“What is certain is that the pack of attack dogs intent on fear-mongering that the PQ is turning into in this campaign bears little resemblance to the straight-shooting party that René Lévesque founded in the flower-child era of the late 1960s.”
In the intervening 50 years, the political vision of Lévesque has been largely discarded by the party that still venerates his memory. If anything, the legacy of Lévesque has found its home in Quebec Solidaire, an upstart leftist challenge to the PQ, founded on principles that closely resemble the social democratic vision the party used to hold dear.
But the subject of independence in Quebec is not as straightforward as it might seem.
I have a friend, a sovereigntist, who, upon hearing the words “Parti” and “Québécois” uttered in the same sentence, falls into a mocking, trance-like repetition of the words “un pays, un pays.”
He doesn’t think that the PQ are delivering on sovereignty.
“I want a country in order to do something,” he told me. “I want a country that will be radically different than the one we live in now. They want a country because they think it’ll be pretty.”
But while it may be easy to find fault with the PQ, the alternative is not a great deal rosier.
Quebecers threw out a tired and morally-bankrupt Liberal government scarcely 18 months ago. If they were corrupt then, as over 80 per cent of us told pollsters recently, are we really to believe a year and a half in exile has led them to a proverbial conversion on the road to Damascus?
It comes as little surprise then, that the PQ have filed a complaint against the Liberals for illegal fundraising, based on documents turned up by UPAC, the permanent anti-corruption police squad.
The triumph of this campaign for the Liberals has been to remain relatively invisible, as the PQ shoots itself in one foot after another. In so far as either front-runner has discussed policy (which is to say barely at all), the Liberals big bold pledge is to create new, for-profit and private “super-clinics” to ease waiting times.
Watch: Party’s healthcare platform analysis
Leaving aside the insanity of discarding CLSCs (Quebec’s free, provincially maintained network of health clinics), rather than re-working them to meet demand, one has to wonder at the motivations of this promise. Could it be geared more to the interests of Liberal leader Philippe Couillard’s former, and likely future, colleagues in private health care, rather than to the needs of the population?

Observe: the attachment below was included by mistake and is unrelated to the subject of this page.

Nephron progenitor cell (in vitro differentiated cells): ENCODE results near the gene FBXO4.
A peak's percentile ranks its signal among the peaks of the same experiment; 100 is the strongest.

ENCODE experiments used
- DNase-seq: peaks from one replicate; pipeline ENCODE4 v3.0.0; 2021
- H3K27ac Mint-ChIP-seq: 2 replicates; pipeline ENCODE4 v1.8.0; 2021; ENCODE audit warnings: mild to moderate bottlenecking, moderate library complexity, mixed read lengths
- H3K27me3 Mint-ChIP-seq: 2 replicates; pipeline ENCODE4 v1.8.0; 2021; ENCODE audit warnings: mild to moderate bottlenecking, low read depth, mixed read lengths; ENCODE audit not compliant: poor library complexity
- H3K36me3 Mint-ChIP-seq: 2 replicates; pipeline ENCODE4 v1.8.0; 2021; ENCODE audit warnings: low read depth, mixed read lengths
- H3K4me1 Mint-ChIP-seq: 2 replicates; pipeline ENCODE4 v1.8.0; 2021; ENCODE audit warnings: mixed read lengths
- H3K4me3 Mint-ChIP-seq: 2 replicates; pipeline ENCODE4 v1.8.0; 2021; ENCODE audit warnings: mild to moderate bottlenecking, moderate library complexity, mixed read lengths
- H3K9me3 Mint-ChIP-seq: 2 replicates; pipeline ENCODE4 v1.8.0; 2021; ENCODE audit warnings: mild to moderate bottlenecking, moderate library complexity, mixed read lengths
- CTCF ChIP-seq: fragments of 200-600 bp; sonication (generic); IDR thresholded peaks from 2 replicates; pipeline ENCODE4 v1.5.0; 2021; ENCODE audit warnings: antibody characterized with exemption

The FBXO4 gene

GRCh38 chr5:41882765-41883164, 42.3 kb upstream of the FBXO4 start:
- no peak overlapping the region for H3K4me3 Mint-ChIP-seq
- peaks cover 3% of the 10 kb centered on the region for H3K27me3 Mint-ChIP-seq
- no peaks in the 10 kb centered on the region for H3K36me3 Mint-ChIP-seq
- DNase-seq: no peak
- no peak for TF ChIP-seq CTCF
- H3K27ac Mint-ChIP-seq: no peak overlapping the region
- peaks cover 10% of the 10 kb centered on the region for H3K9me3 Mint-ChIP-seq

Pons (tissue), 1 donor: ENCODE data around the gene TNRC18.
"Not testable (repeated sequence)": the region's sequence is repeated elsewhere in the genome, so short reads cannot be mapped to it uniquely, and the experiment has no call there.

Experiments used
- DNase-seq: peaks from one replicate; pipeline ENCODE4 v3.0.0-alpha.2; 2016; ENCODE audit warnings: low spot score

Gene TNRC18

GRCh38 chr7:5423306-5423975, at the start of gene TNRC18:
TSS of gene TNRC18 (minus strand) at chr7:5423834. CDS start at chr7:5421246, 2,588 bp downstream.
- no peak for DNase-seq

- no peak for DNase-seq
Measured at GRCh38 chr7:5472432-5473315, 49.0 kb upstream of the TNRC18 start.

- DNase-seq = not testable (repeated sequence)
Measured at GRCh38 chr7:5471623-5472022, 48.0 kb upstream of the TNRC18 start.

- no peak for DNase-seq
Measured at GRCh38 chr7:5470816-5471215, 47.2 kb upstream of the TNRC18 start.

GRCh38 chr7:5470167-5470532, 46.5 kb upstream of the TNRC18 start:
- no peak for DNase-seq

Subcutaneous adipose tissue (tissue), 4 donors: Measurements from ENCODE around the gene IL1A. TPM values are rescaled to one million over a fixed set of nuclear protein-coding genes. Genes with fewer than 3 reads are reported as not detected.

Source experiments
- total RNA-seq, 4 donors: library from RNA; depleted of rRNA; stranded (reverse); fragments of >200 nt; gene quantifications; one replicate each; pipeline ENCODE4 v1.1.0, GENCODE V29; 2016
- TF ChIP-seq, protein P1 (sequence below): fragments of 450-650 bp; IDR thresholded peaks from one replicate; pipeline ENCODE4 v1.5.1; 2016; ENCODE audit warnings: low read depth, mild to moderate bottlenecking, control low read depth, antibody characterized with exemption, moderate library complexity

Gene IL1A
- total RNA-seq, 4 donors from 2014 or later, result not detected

Meanwhile the PQ personify the old adage: “Here are our principles. Don’t like them? Don’t worry, we’ve got others.”
The party’s selling points include being simultaneously for and against a referendum, and being less corrupt than their Liberal predecessors. A competition in which they possess a distinct advantage, by virtue of having been in power only two of the past twelve years.
The PQ’s open flirtation with racism, disregard for the impact of its actions on vulnerable minorities and its new low of attempting to suppress the vote amongst students makes it richly deserving of the boot. That is, if its record of broken promises and betrayal on files from Anticosti to tuition fees was not already reason enough.
But in order to oust the PQ, voters must re-elect the Liberals.
I believe the bulk of us don’t want either the PQ or the Liberals in power. But we’re stuck with one or the other. And that is why I believe our democracy is broken.
After a panel discussion last week, I was approached by someone who happened to be Muslim, who shared his view on the election outcome.
“I wouldn’t call it an exodus exactly,” he said.
“But if the PQ win a majority, a lot of people in my community are talking quite seriously about leaving.”
With a PQ majority government, Quebecers can expect more minority-baiting and more measures to divide us into “real Quebecers,” and “others”; while the Liberal Party is promising a possible return to corruption and sleaze in the province, with a full frontal assault on the Canada Health Act as a cherry on the political sundae.
I leave the last word to the great Bard of Avon, “A plague on both your houses!”
Are you hard-pressed to decide who to vote for on April 7? Let us know in the comments.
Ethan Cox is a Montreal-based political commentator and senior partner with CauseComms: Communications for the Common Good. He writes about Quebec and national political issues for Global News, The National Post, Toronto Star and other news outlets, and is also a regular analyst and host on radio with CJAD 800 and on television with CTV.